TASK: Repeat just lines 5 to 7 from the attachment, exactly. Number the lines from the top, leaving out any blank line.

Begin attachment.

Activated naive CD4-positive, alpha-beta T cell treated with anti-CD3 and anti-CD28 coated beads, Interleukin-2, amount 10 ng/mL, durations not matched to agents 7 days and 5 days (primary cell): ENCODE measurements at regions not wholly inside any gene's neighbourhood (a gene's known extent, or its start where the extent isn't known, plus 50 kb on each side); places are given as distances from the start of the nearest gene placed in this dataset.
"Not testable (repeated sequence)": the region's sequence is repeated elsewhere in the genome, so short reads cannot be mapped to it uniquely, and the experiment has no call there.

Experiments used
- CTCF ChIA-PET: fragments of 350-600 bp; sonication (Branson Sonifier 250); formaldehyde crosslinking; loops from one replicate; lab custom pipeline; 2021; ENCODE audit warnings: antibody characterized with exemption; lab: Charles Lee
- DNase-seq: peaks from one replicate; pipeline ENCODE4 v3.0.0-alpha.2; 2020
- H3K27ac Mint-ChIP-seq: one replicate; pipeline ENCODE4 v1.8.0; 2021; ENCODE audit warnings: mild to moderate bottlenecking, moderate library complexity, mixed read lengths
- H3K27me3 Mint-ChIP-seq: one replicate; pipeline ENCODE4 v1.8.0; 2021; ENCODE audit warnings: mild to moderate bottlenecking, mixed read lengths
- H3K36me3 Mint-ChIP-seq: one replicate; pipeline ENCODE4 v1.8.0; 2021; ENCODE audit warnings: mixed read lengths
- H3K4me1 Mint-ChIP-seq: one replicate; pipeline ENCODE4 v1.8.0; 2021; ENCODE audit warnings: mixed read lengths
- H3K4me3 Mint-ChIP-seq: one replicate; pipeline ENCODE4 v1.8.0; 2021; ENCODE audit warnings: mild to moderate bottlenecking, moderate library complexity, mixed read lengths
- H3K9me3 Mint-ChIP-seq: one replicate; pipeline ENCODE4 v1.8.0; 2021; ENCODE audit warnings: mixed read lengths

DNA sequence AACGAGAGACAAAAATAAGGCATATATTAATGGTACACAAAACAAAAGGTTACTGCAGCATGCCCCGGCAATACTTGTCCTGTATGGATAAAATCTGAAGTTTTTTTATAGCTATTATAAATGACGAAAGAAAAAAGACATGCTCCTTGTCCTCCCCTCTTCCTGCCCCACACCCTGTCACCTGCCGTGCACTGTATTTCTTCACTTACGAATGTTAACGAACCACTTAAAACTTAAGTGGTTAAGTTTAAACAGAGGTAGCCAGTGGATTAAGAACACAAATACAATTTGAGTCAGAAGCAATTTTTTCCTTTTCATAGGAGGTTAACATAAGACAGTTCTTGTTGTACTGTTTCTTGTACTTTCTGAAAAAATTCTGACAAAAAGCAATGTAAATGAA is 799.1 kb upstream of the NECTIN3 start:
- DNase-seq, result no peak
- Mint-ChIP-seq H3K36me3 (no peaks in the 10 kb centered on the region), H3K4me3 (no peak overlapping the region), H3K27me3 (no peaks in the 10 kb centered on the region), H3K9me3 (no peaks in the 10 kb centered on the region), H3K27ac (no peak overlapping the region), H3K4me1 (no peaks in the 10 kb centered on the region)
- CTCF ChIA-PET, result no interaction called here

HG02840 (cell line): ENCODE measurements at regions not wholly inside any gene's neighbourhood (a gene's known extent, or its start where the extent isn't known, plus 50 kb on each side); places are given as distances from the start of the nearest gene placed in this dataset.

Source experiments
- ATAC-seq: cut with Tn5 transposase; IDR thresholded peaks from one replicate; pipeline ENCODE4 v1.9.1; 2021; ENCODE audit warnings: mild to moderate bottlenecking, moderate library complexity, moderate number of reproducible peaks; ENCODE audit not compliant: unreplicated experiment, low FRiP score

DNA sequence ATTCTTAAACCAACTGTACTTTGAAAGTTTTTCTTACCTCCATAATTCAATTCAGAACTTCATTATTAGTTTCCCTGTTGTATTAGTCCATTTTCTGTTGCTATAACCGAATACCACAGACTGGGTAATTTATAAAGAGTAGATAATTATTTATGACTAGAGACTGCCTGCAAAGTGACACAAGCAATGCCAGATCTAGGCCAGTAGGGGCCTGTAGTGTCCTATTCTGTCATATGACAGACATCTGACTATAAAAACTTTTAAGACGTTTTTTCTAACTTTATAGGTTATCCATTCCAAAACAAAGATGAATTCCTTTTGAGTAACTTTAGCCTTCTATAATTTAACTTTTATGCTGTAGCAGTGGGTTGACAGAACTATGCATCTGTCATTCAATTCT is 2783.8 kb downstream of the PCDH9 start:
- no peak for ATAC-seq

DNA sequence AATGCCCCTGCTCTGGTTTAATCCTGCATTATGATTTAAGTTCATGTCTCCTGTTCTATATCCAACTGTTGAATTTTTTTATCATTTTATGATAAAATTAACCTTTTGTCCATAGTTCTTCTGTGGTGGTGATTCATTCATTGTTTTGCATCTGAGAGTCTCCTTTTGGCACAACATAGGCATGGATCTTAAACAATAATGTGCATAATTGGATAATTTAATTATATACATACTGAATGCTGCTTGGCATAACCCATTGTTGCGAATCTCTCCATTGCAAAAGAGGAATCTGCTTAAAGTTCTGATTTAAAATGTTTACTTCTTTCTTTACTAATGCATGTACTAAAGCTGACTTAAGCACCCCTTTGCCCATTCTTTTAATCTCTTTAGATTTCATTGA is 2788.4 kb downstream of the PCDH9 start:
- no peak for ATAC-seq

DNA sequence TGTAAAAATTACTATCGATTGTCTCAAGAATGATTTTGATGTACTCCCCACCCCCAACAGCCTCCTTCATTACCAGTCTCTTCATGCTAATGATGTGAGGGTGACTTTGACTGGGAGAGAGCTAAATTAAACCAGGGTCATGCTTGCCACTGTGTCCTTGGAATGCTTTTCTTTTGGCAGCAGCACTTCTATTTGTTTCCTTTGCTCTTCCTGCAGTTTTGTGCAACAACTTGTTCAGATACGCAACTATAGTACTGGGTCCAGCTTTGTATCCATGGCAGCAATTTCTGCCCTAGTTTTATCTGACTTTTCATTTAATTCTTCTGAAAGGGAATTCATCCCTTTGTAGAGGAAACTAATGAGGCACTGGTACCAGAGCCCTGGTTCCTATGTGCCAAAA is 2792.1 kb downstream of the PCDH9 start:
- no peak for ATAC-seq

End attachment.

- DNase-seq: peaks from one replicate; pipeline ENCODE4 v3.0.0-alpha.2; 2020
- H3K27ac Mint-ChIP-seq: one replicate; pipeline ENCODE4 v1.8.0; 2021; ENCODE audit warnings: mild to moderate bottlenecking, moderate library complexity, mixed read lengths
- H3K27me3 Mint-ChIP-seq: one replicate; pipeline ENCODE4 v1.8.0; 2021; ENCODE audit warnings: mild to moderate bottlenecking, mixed read lengths